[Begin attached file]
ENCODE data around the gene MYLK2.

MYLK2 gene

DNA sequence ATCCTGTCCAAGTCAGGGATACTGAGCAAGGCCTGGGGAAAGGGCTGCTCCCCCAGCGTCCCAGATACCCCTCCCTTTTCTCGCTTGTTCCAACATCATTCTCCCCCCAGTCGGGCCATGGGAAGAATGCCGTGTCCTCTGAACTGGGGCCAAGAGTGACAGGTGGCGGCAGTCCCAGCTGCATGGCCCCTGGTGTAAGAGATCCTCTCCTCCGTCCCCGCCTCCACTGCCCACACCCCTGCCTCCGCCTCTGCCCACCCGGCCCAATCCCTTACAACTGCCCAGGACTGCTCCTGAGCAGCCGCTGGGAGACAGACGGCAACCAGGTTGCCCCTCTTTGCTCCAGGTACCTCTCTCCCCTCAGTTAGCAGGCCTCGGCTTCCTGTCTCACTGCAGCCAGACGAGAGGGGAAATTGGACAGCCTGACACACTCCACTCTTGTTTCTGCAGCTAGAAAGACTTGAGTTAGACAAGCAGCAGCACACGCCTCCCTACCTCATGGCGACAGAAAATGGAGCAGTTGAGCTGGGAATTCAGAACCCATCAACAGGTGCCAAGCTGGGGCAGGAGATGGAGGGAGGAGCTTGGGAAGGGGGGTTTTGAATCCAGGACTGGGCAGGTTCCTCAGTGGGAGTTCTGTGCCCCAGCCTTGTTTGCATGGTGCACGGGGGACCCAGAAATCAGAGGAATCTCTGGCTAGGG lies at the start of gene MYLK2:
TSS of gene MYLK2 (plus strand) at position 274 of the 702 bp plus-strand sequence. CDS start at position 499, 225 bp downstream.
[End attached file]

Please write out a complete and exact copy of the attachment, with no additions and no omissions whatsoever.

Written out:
ENCODE data around the gene MYLK2.

MYLK2 gene

DNA sequence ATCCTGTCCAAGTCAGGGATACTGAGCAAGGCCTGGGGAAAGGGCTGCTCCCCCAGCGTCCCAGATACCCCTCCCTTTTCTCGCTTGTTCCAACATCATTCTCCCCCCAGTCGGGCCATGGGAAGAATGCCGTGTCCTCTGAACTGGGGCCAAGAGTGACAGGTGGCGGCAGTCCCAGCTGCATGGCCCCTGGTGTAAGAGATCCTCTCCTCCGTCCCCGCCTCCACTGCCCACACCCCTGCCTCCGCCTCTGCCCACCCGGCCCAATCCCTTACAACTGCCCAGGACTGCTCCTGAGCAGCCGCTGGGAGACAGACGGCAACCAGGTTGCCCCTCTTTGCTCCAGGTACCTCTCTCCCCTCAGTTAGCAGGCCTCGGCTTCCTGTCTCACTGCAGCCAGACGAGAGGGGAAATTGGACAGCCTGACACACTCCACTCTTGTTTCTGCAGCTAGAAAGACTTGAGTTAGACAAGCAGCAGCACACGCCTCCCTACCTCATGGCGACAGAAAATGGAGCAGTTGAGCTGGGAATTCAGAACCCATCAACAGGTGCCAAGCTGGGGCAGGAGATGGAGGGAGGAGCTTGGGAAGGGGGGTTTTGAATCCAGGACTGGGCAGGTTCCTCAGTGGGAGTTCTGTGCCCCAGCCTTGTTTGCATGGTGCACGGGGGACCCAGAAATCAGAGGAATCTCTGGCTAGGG lies at the start of gene MYLK2:
TSS of gene MYLK2 (plus strand) at position 274 of the 702 bp plus-strand sequence. CDS start at position 499, 225 bp downstream.